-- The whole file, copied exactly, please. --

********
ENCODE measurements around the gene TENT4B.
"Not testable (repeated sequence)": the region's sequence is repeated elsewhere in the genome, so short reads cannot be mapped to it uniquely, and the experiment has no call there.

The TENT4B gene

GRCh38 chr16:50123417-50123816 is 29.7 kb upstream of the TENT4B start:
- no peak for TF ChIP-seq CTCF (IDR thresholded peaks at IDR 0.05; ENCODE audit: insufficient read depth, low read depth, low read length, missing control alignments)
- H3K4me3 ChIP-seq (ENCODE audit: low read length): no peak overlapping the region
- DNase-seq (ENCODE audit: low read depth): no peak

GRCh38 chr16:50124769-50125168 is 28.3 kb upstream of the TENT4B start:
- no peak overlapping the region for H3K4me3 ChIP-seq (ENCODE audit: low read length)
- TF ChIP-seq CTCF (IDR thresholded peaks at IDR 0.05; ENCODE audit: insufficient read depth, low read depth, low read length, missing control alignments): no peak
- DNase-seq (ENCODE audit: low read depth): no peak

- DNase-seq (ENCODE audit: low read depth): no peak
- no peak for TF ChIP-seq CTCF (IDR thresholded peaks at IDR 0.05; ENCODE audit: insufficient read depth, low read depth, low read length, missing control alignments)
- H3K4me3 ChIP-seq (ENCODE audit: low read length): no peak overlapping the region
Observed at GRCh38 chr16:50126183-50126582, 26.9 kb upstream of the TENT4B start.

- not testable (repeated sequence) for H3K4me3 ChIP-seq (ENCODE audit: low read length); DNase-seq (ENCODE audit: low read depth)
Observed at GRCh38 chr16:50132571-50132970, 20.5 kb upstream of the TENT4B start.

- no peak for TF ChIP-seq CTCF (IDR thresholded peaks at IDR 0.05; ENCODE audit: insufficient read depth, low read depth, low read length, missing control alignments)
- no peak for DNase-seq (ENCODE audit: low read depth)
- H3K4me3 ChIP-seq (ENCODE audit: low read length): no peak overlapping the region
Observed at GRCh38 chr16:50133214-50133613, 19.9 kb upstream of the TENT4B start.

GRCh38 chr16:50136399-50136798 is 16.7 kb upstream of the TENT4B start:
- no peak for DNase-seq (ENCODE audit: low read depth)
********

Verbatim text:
ENCODE measurements around the gene TENT4B.
"Not testable (repeated sequence)": the region's sequence is repeated elsewhere in the genome, so short reads cannot be mapped to it uniquely, and the experiment has no call there.

The TENT4B gene

GRCh38 chr16:50123417-50123816 is 29.7 kb upstream of the TENT4B start:
- no peak for TF ChIP-seq CTCF (IDR thresholded peaks at IDR 0.05; ENCODE audit: insufficient read depth, low read depth, low read length, missing control alignments)
- H3K4me3 ChIP-seq (ENCODE audit: low read length): no peak overlapping the region
- DNase-seq (ENCODE audit: low read depth): no peak

GRCh38 chr16:50124769-50125168 is 28.3 kb upstream of the TENT4B start:
- no peak overlapping the region for H3K4me3 ChIP-seq (ENCODE audit: low read length)
- TF ChIP-seq CTCF (IDR thresholded peaks at IDR 0.05; ENCODE audit: insufficient read depth, low read depth, low read length, missing control alignments): no peak
- DNase-seq (ENCODE audit: low read depth): no peak

- DNase-seq (ENCODE audit: low read depth): no peak
- no peak for TF ChIP-seq CTCF (IDR thresholded peaks at IDR 0.05; ENCODE audit: insufficient read depth, low read depth, low read length, missing control alignments)
- H3K4me3 ChIP-seq (ENCODE audit: low read length): no peak overlapping the region
Observed at GRCh38 chr16:50126183-50126582, 26.9 kb upstream of the TENT4B start.

- not testable (repeated sequence) for H3K4me3 ChIP-seq (ENCODE audit: low read length); DNase-seq (ENCODE audit: low read depth)
Observed at GRCh38 chr16:50132571-50132970, 20.5 kb upstream of the TENT4B start.

- no peak for TF ChIP-seq CTCF (IDR thresholded peaks at IDR 0.05; ENCODE audit: insufficient read depth, low read depth, low read length, missing control alignments)
- no peak for DNase-seq (ENCODE audit: low read depth)
- H3K4me3 ChIP-seq (ENCODE audit: low read length): no peak overlapping the region
Observed at GRCh38 chr16:50133214-50133613, 19.9 kb upstream of the TENT4B start.

GRCh38 chr16:50136399-50136798 is 16.7 kb upstream of the TENT4B start:
- no peak for DNase-seq (ENCODE audit: low read depth)